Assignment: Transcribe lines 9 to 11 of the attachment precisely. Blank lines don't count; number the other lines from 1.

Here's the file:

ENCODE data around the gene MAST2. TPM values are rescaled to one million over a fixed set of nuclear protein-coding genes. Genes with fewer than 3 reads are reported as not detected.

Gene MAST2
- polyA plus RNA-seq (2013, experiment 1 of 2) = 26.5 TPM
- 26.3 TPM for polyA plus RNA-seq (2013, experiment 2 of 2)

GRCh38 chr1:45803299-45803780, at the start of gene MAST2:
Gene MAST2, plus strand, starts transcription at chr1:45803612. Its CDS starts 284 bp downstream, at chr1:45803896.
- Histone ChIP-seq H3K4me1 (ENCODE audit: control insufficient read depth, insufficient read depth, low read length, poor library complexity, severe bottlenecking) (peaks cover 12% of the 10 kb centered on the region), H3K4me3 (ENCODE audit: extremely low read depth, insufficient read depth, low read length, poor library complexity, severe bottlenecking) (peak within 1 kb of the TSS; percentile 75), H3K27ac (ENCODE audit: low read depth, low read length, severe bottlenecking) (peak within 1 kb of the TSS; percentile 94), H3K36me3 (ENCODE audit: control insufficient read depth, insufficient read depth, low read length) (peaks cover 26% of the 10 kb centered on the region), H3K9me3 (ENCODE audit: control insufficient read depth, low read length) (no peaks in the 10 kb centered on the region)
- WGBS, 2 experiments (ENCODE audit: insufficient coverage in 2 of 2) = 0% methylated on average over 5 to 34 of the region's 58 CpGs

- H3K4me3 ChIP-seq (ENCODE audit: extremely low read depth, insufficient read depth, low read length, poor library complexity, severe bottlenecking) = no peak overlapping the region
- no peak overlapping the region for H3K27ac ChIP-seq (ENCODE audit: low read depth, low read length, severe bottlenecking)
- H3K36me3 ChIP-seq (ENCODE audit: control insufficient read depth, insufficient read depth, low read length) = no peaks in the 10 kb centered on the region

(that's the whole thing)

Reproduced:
- H3K4me3 ChIP-seq (ENCODE audit: extremely low read depth, insufficient read depth, low read length, poor library complexity, severe bottlenecking) = no peak overlapping the region
- no peak overlapping the region for H3K27ac ChIP-seq (ENCODE audit: low read depth, low read length, severe bottlenecking)
- H3K36me3 ChIP-seq (ENCODE audit: control insufficient read depth, insufficient read depth, low read length) = no peaks in the 10 kb centered on the region